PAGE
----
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Ancient Nomos Art is a museum of galleries exhibiting ancient coins and ancient mint maps. The coin gallery displays the diverse art and history of hand-crafted ancient Greek, Roman, Byzantine, Persian and Medieval coinage. The ancient mints mapping gallery features Greek, Roman, Byzantine, Asia Minor and Medieval mint city regions and territories. Visitor's are welcome to explore, study and enjoy Ancient Nomos Art.

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Imperial, Roman – 218 AD


From Ancient Galleries

Imperial, Roman – 218 AD

Obverse: Laureate, draped and cuirassed bust of Emperor Macrinus facing right.
Reverse: Goddess Providentia standing, holding cornucopiae and wand over globe.

Obv: IMP C M OPEL SEV – MACRINVS AVG, Laureate, draped, and cuirassed bust of Macrinus facing right wearing long beard. Rev: PROVIDENTIA DEORVM, Goddess Providentia standing left, holding wand over globe at her feet and cradling a Cornucopiae in left arm.

Emperor Macrinus, named Marcus Opellius Macrinus, was born in 164 AD. He was raised in Caesarea, Africa by a Moorish equestrian family. He was well educated and became a renowned lawyer and jurist, known to have ascended the Roman ranks by skillfully arguing legal issues. The mature Macrinus later worked as an administrator under Septimius Severus and also held the office of Prefect to the Praetorian Guard under Emperor Caracalla. Macrinus was declared Emperor in the spring of 217 AD after Caracalla was murdered on his way to the Temple of Luna near Carrhae (C. Dio). The new Emperor soon appointed his son Diadumenianus as Caesar, thus securing a potential successor to his reign. Unfortunately, the Macrinus reign and his son lasted only 14 more months. This very late spring 218 AD denarius was issued by the mint in Rome during the last two months of his reign, coinciding with the usurping Elagabalus who was accepted as Emperor in May of 218 AD by his Legio III Gallica army. The obverse depicts a superbly sculpted bust of Macrinus facing right with a long beard, furrowed neck and forehead lines, and laureate wreath bound within his thick, curling hair. The coinage of Macrinus during his final months is distinctive for projecting the image of Emperor-Philosopher, in the style of Marcus Aurelius. The coin reverse depicts the Goddess Providentia Deorum (Providence of the God’s) standing facing left. She holds a ritual wand in her right hand over a globe adjacent to her right foot. The metaphor alludes to her powers of divine providence over the Empire, emanating from the conduit of her slender wand. She also holds a Cornucopiae in her left arm, representing her ability to bestow prosperity. Unfortunately, divine providence found Macrinus and his son both murdered in June of 218 AD, just weeks following the minting of this coin.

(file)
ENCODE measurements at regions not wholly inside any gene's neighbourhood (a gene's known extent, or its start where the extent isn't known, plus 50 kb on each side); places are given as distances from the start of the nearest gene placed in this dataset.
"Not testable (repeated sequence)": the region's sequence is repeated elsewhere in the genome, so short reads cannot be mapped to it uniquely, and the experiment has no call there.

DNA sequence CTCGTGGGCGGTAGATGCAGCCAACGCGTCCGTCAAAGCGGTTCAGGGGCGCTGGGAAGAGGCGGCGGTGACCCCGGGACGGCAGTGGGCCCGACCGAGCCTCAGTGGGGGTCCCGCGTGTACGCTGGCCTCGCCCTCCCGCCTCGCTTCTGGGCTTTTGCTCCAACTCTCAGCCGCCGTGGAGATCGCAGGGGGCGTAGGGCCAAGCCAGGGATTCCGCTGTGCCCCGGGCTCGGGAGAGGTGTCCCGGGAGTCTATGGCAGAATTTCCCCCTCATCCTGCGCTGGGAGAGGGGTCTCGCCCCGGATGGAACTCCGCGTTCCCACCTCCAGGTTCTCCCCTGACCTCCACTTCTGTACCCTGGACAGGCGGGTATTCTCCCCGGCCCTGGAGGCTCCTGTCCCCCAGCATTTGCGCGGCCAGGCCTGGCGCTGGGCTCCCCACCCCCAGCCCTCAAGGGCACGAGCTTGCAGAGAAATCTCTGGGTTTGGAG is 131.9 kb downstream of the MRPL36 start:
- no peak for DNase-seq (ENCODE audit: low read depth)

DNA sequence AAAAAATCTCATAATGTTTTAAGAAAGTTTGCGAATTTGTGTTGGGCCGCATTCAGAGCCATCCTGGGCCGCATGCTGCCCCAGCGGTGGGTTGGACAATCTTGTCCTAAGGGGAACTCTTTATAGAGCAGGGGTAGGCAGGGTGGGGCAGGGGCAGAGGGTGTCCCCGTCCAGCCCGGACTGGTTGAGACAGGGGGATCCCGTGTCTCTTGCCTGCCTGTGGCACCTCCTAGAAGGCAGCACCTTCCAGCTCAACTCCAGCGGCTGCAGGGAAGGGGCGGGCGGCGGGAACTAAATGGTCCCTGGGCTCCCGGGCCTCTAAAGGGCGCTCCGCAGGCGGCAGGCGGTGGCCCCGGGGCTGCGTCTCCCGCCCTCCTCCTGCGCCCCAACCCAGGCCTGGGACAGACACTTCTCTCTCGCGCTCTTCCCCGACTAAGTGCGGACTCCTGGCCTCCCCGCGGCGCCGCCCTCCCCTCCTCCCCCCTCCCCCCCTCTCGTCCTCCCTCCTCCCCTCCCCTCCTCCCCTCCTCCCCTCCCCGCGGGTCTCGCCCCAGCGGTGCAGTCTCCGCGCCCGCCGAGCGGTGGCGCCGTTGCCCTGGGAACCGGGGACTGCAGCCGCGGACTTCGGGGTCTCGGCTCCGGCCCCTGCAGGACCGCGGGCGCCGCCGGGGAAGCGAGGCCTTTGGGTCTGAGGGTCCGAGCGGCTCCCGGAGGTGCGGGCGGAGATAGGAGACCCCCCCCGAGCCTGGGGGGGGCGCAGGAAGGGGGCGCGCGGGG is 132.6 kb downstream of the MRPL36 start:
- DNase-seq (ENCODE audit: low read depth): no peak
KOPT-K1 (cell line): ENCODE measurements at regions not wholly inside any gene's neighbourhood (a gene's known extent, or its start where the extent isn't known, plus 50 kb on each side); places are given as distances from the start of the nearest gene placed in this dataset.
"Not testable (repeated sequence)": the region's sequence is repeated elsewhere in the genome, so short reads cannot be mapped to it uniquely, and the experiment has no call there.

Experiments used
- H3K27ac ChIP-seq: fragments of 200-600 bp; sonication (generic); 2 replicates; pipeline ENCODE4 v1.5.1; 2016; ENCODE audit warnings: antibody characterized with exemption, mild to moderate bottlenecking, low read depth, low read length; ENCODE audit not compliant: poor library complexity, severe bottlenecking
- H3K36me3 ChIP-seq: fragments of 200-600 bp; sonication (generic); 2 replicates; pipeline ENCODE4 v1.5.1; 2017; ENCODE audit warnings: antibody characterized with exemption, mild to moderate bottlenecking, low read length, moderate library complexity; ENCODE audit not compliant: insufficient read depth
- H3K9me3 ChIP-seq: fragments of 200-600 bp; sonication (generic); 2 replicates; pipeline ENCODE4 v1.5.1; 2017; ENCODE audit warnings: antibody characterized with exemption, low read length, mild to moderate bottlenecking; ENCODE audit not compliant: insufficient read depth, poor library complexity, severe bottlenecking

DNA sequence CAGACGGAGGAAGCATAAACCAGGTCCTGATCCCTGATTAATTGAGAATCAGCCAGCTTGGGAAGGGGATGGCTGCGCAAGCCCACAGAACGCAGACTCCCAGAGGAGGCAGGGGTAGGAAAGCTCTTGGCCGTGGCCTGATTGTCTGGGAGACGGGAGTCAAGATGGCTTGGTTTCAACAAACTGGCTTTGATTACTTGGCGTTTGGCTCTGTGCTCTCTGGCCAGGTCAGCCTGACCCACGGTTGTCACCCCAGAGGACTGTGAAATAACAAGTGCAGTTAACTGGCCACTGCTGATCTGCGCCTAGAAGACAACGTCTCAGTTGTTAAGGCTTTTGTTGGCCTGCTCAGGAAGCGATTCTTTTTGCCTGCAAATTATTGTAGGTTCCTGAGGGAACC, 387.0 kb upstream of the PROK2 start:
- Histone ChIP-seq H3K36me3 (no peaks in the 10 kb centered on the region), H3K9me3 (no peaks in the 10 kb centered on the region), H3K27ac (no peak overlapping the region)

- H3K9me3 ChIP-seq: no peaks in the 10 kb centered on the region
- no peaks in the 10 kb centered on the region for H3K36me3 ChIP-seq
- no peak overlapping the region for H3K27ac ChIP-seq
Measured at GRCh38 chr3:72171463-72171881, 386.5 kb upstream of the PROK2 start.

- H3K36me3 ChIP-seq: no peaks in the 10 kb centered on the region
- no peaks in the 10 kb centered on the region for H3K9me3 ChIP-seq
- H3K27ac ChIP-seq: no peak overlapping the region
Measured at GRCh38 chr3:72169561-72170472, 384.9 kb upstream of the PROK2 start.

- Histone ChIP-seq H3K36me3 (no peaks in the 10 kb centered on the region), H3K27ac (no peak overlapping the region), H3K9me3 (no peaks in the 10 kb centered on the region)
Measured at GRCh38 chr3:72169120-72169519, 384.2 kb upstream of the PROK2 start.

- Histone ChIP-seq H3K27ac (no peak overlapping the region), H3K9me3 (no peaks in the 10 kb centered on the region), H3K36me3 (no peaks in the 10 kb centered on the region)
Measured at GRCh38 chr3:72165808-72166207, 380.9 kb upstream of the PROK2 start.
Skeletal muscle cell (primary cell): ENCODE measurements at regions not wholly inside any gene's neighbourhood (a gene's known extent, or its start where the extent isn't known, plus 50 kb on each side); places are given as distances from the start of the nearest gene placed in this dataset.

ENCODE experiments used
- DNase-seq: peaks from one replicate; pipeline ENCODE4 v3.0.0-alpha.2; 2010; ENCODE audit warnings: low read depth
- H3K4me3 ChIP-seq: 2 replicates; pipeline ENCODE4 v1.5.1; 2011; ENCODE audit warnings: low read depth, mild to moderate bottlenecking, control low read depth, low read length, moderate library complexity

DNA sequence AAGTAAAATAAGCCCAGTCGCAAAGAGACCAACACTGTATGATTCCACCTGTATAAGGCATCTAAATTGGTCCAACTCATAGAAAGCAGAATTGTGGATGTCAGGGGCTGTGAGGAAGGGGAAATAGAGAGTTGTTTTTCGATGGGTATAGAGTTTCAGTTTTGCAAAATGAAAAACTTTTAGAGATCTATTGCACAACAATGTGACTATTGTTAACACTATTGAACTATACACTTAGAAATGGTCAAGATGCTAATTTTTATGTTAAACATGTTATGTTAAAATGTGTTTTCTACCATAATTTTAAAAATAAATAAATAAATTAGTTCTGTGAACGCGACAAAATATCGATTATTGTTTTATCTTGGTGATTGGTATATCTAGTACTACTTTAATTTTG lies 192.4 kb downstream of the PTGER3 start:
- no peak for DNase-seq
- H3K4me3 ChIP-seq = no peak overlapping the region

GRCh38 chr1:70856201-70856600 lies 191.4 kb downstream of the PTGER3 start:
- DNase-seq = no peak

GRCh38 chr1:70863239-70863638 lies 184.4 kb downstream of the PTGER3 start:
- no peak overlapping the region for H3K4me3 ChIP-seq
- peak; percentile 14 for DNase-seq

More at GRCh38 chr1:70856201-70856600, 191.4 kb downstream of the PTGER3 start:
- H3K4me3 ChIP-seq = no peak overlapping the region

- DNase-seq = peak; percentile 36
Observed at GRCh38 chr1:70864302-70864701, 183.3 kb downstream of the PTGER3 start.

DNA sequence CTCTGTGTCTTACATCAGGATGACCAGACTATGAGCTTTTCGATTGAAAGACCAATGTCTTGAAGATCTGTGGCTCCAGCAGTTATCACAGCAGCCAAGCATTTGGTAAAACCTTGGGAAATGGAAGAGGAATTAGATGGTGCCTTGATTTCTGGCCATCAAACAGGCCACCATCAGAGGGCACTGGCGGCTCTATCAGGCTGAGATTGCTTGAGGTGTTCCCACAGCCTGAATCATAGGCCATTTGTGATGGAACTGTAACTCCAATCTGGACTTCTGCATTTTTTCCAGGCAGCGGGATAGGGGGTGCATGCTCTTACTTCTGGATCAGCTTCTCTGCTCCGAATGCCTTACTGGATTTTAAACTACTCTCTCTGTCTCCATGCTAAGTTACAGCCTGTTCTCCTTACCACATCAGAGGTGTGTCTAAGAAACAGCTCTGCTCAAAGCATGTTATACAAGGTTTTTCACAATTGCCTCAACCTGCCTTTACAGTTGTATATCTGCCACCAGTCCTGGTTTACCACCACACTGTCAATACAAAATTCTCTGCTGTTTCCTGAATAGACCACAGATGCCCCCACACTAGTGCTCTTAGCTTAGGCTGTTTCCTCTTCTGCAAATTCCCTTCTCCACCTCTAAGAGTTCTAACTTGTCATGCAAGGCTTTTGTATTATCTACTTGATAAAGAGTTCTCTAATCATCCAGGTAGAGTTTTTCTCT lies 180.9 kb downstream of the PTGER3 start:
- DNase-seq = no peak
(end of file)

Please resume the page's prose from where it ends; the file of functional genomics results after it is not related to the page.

Value: Denarius. Metal: AR Silver. Weight: 3.27 grams. Mint: Rome. Date: March-June 218 AD.
Attribution: RSC 108; BMCRE 73; Roman Imperial Coins IV 80; Clay Issue 3; Szaivert Series 12.

Legend, Documentation and Attribution